Dick Francis was born in South Wales in 1920. He was a young rider of distinction winning awards and trophies at horse shows throughout the United Kingdom. At the outbreak of World War II he joined the Royal Air Force as a pilot, flying fighter and bomber aircraft including the Spitfire and Lancaster.
He became one of the most successful postwar steeplechase jockeys, winning more than 350 races and riding for Her Majesty Queen Elizabeth, the Queen Mother. After his retirement from the saddle in 1957, he published an autobiography, The Sport of Queens, before going on to write more than forty acclaimed books, including the New York Times bestsellers Even Money and Silks. A three-time Edgar Award winner, he also received the prestigious Crime Writers' Association's Cartier Diamond Dagger, was named Grand Master by the Mystery Writers of America, and was awarded a CBE in the Queen's Birthday Honours List in 2000. He died in February 2010, at age eighty-nine, and remains among the greatest thriller writers of all time.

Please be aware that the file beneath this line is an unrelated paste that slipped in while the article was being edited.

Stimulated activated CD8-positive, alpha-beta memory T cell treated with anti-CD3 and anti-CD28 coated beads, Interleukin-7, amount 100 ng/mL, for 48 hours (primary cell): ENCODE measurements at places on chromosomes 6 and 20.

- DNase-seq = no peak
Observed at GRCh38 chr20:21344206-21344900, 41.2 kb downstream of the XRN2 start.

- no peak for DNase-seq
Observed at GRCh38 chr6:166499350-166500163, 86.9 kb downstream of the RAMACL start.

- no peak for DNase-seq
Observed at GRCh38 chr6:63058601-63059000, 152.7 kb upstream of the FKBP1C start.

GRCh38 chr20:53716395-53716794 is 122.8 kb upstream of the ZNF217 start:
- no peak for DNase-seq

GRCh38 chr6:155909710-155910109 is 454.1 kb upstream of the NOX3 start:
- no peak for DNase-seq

Praise for Banker
"The unraveling...comes with all the breathless pace we have come to expect of this superb writer."--The New York Times Book Review "The most elaborate plot Francis has yet devised."--The Washington Post Book World "[Francis] is one of the world's best tellers of tales, particularly in his field of mayhem and English horse racing, and Banker is one of his best."--The Boston Globe "The problem (the hero) confronts...is a masterpiece of ingenious complication."--The Atlantic Monthly "Excitingly thunders down the homestretch."--Associated Press "For those who have read and enjoyed the work of Francis, merely the announcement that another effort is out is usually enough to send them to the library or bookstore. Those who have not read him are in for a treat."--Houston Chronicle